We’re staying in a beautiful town which has been here since the middle ages. Sarlat was much used and abused during the 100 Years War. The shifting lines of the French and English troops lead by Francois I, The Salamander, and Richard I, The Lionheart, tore up these small villages around here for a long, long time. The castles and towers remain to tell their stories of those times.
However, there are other stories hidden under ground and high above that show us much about the people who made their homes in this area 25,000 years ago. Sarlat is at the center of numerous grottes (the French word for caves) that were inhabited by Cro Magnon to shelter, and to express their feelings, desires, and visions. Those who lived in the cliffs were safe, relatively warm, and able to work and eat safely. Those who went into the caves may have gone for other purposes.
The National Museum of Prehistory in Les Eyzies has informative and beautiful displays as well as videos which show flint makers at work, how the tools were made and used in the preparation of animal skins, and numerous collections of tools in various sizes and applicability. The museum also has a full size elk skeleton. It is far larger our modern elk. The enormity of the animal makes you really appreciate the bravery of the hunter armed with a spear on a wooden shaft and flint tipped arrows and clubs who went after the elk and other enormous animals. They used their kill for food, skins, horns, and hooves. The people of those times, based on the skeletons discovered at Les Eyzies (14) were much shorter than we are making it much harder to have a successful hunt. Here, also is the first example of underground burial–25,000 years ago give or take one or two!
Another day we drove to Pech-Merle in the Lot River valley where a grotte was discovered in the 1920’s. This cave had been in use 25,000 years ago and then something happened which sealed it– a landslide, or earthquake– for 10,000 years until in was rediscovered. When I entered the cave with about 20 people and a guide, my first thought was cathedral. The stalagmites and other limestone and water-formed accretions have constructed a magical series of “rooms” with winding corridors, and high “ceilings.” The wall color varies from pearlescent cream to soft rose and deeper colors or orange and brown. Imagine these men and women holding torches as they entered the cave. The torch light would flicker and move along this strange landscape so very different from the one outside that they knew so well. No wonder these walls became the canvas for their paintings and engravings.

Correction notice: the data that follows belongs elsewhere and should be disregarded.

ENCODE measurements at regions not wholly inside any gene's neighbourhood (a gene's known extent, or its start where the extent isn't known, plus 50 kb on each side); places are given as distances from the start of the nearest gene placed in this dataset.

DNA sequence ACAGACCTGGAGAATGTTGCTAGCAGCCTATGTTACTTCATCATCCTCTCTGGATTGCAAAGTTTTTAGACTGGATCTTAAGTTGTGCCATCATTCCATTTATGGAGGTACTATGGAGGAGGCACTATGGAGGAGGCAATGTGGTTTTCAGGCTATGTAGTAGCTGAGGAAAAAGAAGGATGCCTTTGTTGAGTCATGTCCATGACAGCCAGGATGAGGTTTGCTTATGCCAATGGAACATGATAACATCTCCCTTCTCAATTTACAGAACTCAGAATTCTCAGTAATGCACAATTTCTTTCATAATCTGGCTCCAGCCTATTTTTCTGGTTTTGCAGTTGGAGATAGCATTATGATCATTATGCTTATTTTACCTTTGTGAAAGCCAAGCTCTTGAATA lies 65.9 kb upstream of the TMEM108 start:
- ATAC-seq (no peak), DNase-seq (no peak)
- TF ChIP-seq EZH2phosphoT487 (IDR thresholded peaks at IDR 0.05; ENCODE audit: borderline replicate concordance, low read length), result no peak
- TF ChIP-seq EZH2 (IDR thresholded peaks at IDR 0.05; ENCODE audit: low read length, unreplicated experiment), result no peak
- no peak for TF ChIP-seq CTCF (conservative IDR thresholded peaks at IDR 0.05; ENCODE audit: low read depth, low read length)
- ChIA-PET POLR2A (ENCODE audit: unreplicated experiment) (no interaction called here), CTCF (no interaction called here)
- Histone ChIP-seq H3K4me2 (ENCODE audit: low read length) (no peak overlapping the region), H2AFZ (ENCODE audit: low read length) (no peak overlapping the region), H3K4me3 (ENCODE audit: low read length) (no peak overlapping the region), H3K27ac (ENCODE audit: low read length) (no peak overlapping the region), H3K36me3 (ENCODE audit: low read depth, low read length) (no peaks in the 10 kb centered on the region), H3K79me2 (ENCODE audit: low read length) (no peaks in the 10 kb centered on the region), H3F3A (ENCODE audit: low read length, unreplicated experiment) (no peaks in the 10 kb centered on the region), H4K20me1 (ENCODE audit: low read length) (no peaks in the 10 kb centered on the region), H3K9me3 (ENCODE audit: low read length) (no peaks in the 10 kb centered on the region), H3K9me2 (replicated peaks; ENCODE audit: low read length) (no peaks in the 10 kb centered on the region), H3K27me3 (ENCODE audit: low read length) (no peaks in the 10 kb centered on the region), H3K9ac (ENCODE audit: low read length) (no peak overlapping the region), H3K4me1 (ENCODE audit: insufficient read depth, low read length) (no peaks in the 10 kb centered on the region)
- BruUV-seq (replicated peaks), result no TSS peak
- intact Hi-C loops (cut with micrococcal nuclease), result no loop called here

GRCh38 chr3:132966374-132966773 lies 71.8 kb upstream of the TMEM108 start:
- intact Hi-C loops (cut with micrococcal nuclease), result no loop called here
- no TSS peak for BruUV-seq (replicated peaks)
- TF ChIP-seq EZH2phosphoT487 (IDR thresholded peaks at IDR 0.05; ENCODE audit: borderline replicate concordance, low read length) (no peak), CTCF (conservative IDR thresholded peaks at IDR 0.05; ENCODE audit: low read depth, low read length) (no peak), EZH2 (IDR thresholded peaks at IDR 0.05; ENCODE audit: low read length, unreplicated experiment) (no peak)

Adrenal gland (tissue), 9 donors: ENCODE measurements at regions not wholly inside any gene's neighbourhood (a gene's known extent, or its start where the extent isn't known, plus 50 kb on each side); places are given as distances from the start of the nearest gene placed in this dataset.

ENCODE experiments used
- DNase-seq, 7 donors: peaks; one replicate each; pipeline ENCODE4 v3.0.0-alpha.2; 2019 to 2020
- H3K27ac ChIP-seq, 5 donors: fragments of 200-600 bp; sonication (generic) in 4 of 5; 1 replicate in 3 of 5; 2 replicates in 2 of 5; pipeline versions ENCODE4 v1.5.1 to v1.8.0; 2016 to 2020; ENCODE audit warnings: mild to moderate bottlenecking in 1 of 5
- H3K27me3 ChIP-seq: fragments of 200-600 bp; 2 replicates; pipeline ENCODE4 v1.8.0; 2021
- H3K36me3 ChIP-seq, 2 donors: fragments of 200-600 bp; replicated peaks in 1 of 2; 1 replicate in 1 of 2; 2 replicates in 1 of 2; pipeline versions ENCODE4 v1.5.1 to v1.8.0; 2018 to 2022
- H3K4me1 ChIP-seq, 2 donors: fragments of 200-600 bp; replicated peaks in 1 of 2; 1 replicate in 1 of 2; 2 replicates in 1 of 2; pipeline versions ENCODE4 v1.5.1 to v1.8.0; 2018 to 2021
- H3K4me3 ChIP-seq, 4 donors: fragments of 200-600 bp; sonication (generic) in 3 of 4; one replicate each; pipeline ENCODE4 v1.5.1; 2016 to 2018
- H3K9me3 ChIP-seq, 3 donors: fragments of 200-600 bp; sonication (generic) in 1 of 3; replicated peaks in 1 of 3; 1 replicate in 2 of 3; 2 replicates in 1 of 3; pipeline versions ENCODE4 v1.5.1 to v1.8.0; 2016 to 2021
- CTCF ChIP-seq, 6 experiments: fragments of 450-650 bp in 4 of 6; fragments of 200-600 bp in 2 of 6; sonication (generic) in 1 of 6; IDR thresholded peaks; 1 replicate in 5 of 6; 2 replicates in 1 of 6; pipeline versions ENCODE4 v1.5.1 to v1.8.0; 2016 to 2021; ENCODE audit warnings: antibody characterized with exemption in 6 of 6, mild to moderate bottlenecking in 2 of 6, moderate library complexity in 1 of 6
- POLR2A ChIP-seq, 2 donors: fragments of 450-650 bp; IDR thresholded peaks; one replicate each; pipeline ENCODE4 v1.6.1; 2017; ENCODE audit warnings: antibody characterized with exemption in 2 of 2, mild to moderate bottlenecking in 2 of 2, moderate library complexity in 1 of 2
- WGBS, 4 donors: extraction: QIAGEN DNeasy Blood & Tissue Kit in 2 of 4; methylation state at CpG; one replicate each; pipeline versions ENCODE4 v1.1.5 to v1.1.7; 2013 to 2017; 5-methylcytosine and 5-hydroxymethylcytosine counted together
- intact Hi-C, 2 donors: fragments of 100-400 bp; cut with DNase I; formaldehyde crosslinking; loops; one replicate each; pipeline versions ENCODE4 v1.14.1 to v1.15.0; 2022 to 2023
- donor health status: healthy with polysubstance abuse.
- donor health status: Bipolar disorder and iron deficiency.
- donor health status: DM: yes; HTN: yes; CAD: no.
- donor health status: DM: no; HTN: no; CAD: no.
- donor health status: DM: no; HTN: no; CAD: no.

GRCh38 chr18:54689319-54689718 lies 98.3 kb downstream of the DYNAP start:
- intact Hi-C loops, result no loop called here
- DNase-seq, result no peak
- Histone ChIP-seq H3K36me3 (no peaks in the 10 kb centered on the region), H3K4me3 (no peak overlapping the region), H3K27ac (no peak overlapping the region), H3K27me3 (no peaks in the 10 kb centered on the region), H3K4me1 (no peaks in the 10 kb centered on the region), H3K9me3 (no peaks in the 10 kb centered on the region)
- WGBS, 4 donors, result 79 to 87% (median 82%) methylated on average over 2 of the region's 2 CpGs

This work made by human hands in times so distant I find it hard to grasp are remarkable and beautiful. (No cameras are allowed inside. These images are postcards.) I looked at the drawings and paintings and felt I was seeing into the minds of individuals who have left us something to read. Something about their world, their mysteries, their hopes and dreams. The placement of hands around certain animal images is particularly moving: the tangible proof of presence. The numinous quality of this experience is impossible to escape–for them and for us.
Back again at Les Eyzies we marveled at the strength and dexterity it took to scale the steep overhanging cliff to reach the safety of the caves. We saw the current village snuggled against those same cliff walls. You realize how old this all is; how long people have lived here. And then you see the enormous statue of the early man gazing out at his domain; all that he sees was once his. His strength and his imagination started the long walk to our modern world. He seems sad, wistful but proud and determined. I admired him greatly.